The GLOCK 27 is a sub-compact semi-auto pistol that fires .40S&W caliber cartridges. The magazine holds nine rounds (10 with the Pearce extension). Here are some photos of my first GLOCK 27, and my second. (I sold my first GLOCK 27 a few years ago, but have recently picked up another one.) We shall begin with the box. Nothing special here, but someone might like to see a good shot of a GLOCK pistol box.
That was the box that came with my first GLOCK 27, which was brand new. My most recent GLOCK 27 is an older used model, and the box is very plain, with no foam liner.
And here is the inside of the foam-lined box, with the GLOCK 27, two magazines, a magazine loader, two empty, fired aluminum cartridges, an owner's manual, various literature, a lock and a cleaning brush.
(I had considered a Kahr PM9, but it cost $60 more than the GLOCK, and came with only one magazine. Not only that, but the GLOCK's reputation for reliability far outweighs the Kahr's reputation. I'm also attracted by the .40SW caliber over the 9mm.)
Here's the right side of the used GLOCK 27:
And here's the left side:
My old (brand new) GLOCK 27 came with two magazines. Each will hold nine rounds:
Here's a magazine loaded with Speer Gold Dot .40SW 165 grain cartridges:
Here's a photo of my Kel-Tec P11 and my GLOCK 27 together. As you can see, there is not much difference in size.
Here are two more shots that show the Kel-Tec and the GLOCK together. The GLOCK is just a bit longer than the P-11; but it is also just a bit shorter in height.
Here's my GLOCK 27, Kel-Tec P-11 and Taurus PT-145 together.
Measurements for the three guns are:
GLOCK 27: 6.5" x 4.24" empty weight: 20 oz. +mag and 10: 26.5 oz
PT-145: 6.25" x 5.25" empty weight: 20 oz +mag and 11: 30.5 oz
PT-11: 5.8" x 4.5" empty weight: 14 oz +mag and 11: 21 oz
Here's a photo of my GLOCK 27 with my Kel-Tec P3AT on top of it. As you can see, there is not MUCH difference in the height of the two pistols.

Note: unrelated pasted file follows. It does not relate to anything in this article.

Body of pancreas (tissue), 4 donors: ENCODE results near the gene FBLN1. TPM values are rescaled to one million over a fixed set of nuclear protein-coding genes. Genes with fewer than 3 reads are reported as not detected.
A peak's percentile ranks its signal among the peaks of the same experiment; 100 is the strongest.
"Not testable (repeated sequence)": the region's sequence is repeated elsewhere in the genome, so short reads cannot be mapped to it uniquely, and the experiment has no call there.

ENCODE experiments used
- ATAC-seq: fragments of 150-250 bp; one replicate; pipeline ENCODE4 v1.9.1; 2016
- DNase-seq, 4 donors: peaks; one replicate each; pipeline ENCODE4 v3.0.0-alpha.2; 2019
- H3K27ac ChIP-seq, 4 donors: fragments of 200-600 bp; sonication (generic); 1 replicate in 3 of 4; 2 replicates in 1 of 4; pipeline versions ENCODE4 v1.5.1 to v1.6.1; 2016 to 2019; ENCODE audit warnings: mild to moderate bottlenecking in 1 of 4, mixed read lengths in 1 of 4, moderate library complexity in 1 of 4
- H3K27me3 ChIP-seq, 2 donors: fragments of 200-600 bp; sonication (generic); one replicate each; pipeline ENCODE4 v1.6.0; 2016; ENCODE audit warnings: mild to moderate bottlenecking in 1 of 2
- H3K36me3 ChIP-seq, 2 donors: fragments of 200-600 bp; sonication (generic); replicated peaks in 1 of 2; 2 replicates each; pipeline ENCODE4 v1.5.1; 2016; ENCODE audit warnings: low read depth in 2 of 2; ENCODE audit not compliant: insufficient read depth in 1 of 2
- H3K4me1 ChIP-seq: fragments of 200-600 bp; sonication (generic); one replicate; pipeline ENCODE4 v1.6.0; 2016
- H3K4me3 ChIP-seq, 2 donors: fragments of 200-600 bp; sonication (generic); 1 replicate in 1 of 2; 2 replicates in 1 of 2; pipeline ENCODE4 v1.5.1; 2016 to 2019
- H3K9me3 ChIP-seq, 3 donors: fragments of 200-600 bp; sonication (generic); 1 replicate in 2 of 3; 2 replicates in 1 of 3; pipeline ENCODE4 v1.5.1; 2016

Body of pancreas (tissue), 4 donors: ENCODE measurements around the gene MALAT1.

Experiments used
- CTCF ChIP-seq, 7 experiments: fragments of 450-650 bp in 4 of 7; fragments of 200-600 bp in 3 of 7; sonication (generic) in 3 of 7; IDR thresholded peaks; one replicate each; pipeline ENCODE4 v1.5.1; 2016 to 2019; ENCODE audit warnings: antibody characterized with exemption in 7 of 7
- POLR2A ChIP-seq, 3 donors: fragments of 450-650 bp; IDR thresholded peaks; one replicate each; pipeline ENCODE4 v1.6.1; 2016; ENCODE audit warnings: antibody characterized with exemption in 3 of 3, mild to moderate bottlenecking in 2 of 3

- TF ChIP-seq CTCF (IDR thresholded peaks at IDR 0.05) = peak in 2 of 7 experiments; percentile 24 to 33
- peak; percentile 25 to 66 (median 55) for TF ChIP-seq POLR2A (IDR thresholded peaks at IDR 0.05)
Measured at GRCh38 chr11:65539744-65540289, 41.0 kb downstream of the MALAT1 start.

Of course the P3AT is much thinner than the GLOCK, and it is that slimness that makes the P3AT so easy to carry concealed in a pocket.
As soon as I got my GLOCK home I disassembled it, and made sure that it was clean and oiled. It was clean already, but needed a few drops of oil. Disassembly and reassembly were quite easy.
Here are two pictures of the "guts" of the GLOCK 27:
Here are some photos of the chamber and the bore. Workmanship and finish was very clean and slick. There's also a photo showing the sizes of the P3AT bore together with the GLOCK 27. (.380 vs .40 S&W)
I have read several accounts of negligent discharges of Glocks, blamed on the light trigger. However, after dry firing it numerous times, and a few trips to the range, I have come to the conclusion that the trigger is not as light as some say. It's easy, but not dangerously so. There is about 3/8 inch of "take up slack," and then another 1/4 inch of resistence to actually fire the weapon. "Keep your finger off the trigger unless you mean to shoot," is always proper advice.
Range Report: My dealer gave me a box of 50 American Eagle rounds for practice, and I purchased a box of Speer Gold Dot hollow points, 165 grain. I shot at 7 yards, rapid fire, standing without support, and had six inch groups in the center of the target.
The pistol has a sharp recoil, and I did not find it pleasant to shoot. However, it's a ccw weapon, it's not meant to be pleasant to shoot, so I'm not disappointed. I experienced one failure to feed with the Gold Dots, but that may be attributed to operator error, I think. I have a sore on my thumb knuckle from a stint at the range last week, and it was painful to shoot. I may have been holding the firearm a bit gingerly because of that.
Second range report: I have added Pearce plus one extensions to the magazines, and the G27 is much easier to hold (and not much bigger) and control. It is not difficult to shoot 3 inch groups at 5 to 7 yards. Also, I have added a "ClipDraw" on the left side. I managed to get a Hogue Handall on it today, too, and it feels solid, now. Here are some photos showing the magazine extension, and the ClipDraw.
Final thoughts: The GLOCK 27 is a fine firearm, very well built and dependable. However, it IS difficult to hold on to, and the grip is not as comfortable as on my other firearms. It may be just a bit too large and heavy to be a pocket gun (at least for most people). However, I often wear khaki pants with larger pockets, and I'm going to give it a good trial run for pocket carry.